Shilpa Shirodkar is a name synonymous with 90s blockbuster like Hum, Aankhen, Khuda Gawah to name a few. Shilpa had shared screen space with names like Rajnikanth, Mithun Chakraborty, Rekha, Jaya Prada, Amitabh Bachchan to Govinda, Suneil Shetty, Anil Kapoor and others.
The actress recently made a special appearance in, ‘Guns Of Banaras’. Shilpa was at her residence in Dubai when we called her for our #BigInterview. In our conversation, she opened up about her Bollywood journey and how she made her own mark in the entertainment industry despite being considered a ‘jinx’ by the industry people. She also revealed how much she is missing Bollywood, her relationship with sister Namrata Shirodkar and brother-in-law Mahesh Babu and much more. Excerpts from the conversations.
It’s been a long time since we have seen you on the big screen. Do you miss Bollywood?
Honestly, I’ve also missed being on the big screen. My last film ‘Gaja Gamini’ was released in 2000. My god! that’s such a long time. Marriage took me around the globe. The Netherlands, New Zealand, London, back to Mumbai after thirteen years, I made my debut on television after thirteen years and did three back to back shows in four years. Honestly, I called it my golden period as I was busy, loved, respected and did what I love doing the most, that is being in front of the camera. After which I did a small cameo in ‘Guns Of Banaras’ which released in theatres in 2020 just before Covid hit us all.
Where have you been and how are you keeping yourself busy these days?
I have been in Dubai for two years now with my family. I have a 16, soon going to be 17-year-old daughter, my husband is a banker so he travels a lot, and I am a ‘full-time mother’ and I simply love this tag. So I don’t do much professionally but take care of my family needs and make sure everything is in order. And trust me managing a family is extremely time-consuming.
Describe your B-town journey…
What can I say about my Bollywood journey? Let me tell you from the start. I belong to a basic middle-class Marathi family, where my dad used to play for Ranji Trophy but never made it to play for the country due to politics that existed. He then got a job with Air India while my mother worked for Centaur hotel and used to model a bit for extra income. Me and Namrata were little kids going to school. I started my career in 1987 when I was just in my teens with a film titled, ‘Souten Ki Beti’ which was produced and directed by Saawan Kumar Tak. However, the sad part, when I stepped into the film industry, was that I had no godfather, no understanding of the industry, nothing.
I still remember on August 9, 1987, at Filmistan studio. I was supposed to be shooting with the biggest actors of the industry. I saw so many people waiting to see Rajesh Khanna, Tina Munim, Jaya Prada, Sumeet Saigal and Mr Sushil Kumar Shinde. It seemed like the whole industry was in a frenzy that a new girl was to be launched, the hype was too much. It was absolutely like a dream come true, but as we all know, everything doesn’t always turn out the way we want to. The film didn’t take off. Nevertheless, at that time it didn’t matter much to me honestly and I continued studying. I am blessed that I had a very strong family. But a year later, journalists started calling my mother asking her about me and my career. They also suggested that we should not waste our time and that the film would never be made.
Post that I met the miracle man of my life, Gautam Rajadhyaksh, I did a photoshoot with him. He organised everything that was required for the shoot. Right from the make-up artist to hairdresser everyone without any cost and the photo shoot was amazing. And as god may have had it, one of the stylists from the photoshoot met Rikkuji (The top-most manager then who handled actors like Anil Kapoor and Madhuri Dixit) at Juhu beach for their casual morning walk and told them that they should consider me for films. Rikkuji at that time was working with Anil Kapoor, Boney Kapoor and was planning to launch Sanjay Kapoor and they were in search of a new girl. One day, Rikkuji came home and we went to meet Boneyji and the meeting went well. As Mr. India was a huge hit, Shekar Kapoor was going to direct Sanjay for his debut film. They were planning a film titled, ‘Jungle’ with Sanjay and I was a huge candidate for it. But again that didn’t work out and Kapoor made his Bollywood debut with ‘Prem’ along with Tabu. By this time everyone in the industry had named me “Jinxed”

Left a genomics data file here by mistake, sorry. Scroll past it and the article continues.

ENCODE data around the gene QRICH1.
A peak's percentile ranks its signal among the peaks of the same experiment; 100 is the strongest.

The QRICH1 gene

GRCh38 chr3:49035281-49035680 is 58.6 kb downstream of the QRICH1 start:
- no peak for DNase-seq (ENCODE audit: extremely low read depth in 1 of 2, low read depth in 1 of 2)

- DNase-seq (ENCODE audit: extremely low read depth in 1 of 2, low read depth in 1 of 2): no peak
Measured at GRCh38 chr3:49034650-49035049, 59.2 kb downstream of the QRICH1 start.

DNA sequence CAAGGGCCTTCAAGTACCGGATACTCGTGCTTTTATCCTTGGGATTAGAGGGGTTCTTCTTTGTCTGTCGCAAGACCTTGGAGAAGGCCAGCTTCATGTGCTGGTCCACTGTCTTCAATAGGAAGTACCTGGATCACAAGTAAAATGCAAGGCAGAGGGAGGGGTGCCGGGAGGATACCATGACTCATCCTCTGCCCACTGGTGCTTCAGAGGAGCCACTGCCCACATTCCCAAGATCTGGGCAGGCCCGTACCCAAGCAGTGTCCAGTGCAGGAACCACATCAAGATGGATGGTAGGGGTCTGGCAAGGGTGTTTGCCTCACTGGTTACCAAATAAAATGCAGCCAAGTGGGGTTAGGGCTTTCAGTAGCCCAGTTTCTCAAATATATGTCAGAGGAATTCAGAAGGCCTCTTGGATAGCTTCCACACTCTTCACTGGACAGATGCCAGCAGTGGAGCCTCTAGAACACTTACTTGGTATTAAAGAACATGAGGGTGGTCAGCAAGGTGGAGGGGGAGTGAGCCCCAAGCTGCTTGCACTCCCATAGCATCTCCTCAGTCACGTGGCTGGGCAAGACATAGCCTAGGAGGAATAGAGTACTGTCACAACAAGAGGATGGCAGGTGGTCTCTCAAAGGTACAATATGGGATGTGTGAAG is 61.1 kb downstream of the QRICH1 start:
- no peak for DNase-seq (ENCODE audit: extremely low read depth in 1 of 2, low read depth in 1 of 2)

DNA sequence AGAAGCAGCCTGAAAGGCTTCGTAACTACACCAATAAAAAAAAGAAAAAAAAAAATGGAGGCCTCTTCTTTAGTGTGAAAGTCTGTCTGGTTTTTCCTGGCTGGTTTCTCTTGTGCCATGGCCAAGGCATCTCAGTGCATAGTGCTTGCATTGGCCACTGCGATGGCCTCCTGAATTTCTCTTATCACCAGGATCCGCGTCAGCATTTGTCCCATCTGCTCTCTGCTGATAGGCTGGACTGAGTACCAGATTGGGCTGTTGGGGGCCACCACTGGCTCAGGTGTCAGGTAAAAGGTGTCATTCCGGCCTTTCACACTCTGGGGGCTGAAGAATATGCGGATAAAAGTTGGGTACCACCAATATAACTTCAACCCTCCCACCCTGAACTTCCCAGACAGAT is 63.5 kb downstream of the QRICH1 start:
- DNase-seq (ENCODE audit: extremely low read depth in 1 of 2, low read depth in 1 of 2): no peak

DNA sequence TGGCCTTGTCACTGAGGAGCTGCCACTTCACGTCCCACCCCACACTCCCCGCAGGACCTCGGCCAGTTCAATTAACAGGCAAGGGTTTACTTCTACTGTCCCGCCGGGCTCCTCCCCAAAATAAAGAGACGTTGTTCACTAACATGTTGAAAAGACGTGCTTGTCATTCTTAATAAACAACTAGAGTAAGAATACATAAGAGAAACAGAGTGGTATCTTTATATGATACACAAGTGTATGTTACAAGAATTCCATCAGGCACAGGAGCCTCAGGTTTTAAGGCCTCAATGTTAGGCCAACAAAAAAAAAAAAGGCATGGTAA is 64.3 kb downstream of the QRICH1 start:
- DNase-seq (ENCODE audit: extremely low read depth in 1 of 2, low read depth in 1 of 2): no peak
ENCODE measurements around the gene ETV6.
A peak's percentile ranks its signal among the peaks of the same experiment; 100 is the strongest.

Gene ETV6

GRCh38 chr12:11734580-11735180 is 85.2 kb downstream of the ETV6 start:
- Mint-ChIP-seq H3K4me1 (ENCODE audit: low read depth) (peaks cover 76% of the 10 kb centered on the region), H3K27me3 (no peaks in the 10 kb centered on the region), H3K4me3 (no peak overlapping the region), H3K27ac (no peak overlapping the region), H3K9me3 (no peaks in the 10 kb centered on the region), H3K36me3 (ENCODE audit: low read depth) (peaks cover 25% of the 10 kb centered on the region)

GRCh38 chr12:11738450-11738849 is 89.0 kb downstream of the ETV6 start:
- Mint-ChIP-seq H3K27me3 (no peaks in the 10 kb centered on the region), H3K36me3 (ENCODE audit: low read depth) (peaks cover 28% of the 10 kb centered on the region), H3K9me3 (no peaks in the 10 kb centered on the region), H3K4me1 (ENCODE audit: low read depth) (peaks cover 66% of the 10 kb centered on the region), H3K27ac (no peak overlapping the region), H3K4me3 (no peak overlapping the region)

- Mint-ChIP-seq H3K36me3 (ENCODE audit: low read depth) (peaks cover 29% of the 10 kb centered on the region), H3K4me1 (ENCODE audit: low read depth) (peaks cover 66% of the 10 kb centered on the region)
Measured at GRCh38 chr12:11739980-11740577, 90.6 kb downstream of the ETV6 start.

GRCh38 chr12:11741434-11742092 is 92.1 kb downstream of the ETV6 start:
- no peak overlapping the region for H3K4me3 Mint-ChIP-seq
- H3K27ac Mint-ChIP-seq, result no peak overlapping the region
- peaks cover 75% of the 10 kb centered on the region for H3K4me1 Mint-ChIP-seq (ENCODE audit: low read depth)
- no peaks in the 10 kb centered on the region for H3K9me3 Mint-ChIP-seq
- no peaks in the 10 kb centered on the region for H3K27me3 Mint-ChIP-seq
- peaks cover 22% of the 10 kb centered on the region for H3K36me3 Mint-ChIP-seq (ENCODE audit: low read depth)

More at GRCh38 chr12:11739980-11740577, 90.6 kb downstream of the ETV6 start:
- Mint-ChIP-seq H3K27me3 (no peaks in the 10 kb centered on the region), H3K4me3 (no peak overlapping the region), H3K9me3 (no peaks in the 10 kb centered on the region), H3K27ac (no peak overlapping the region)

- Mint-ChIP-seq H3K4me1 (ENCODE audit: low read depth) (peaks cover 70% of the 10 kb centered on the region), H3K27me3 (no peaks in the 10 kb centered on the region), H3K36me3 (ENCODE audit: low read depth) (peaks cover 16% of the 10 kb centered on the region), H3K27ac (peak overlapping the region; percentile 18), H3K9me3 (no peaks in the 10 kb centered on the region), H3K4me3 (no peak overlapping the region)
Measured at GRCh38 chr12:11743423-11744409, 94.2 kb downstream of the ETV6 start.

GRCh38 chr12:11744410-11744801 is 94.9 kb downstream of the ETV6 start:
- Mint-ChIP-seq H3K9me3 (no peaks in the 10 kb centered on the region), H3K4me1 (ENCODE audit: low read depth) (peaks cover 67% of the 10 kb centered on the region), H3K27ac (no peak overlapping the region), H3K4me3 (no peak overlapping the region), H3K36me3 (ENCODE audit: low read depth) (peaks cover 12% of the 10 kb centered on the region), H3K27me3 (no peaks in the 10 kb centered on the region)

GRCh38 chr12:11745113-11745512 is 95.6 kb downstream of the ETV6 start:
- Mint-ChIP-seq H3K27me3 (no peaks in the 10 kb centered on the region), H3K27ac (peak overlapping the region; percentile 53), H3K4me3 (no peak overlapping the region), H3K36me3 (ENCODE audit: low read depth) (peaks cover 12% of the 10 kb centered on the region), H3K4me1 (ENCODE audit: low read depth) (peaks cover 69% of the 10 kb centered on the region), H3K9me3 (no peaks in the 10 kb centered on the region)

But Rikkuji didn’t give up on me. He started showing my pictures to everyone in the industry and I bagged ‘Brashtachar’ and my journey in Bollywood began. Mithun Da helped me a lot, he was instrumental in my Jinxed tag to be wiped out. So yes, I didn’t come with all the frills and fancies but I made it.
You have multiple blockbusters to your credit, but are there certain films that weren’t box office hits but still your favourites?
Honestly, for me, all my films are very dear to me. But yes, there are a few films which if released would have made a big big difference in my career.
Please name them.
‘Kalinga’ which was directed by Dilip Saab, ‘Singer’ opposite Ajay Devgn which was directed by Sunil Agnihotri, ‘Ladies Only’ which was produced by Kamal Hassan.
How did you react when films didn’t work at the box office? Would you cry?
I never cried if my films didn’t do well, but I used to be very very sad sometimes for days, sometimes for weeks. Because as an actor we all work hard for every film, and the judgement is made in just 2.5 hrs of the release. I think that is the sad part to digest.
Now when you watch your films like ‘Ankhen’, ‘Gopi Kishan’, ‘Khuda Gawah’ on TV… how do you react?
You know even today when I watch my films every scene that I see, I go back in time as there are so many memories associated with each and every film, with each and every scene. It is amazing.
Does your daughter know about your popularity? as you were one of the leading ladies in the 90s how does she react when she sees your films on TV?
Well my daughter knows her mother was an actor, she may have seen a few of my films but she’s not a fan of them. Film making has changed with time, she’s a today’s generation kid so she can’t relate to the films made at that time, but she’s extremely proud of me and my work, she saw me working on television and she knows the hard work that goes into it.
You were known for your sensuality and boldness. Also, some of your pictures were the topic of controversy. How would you react to them then and what you have to say now?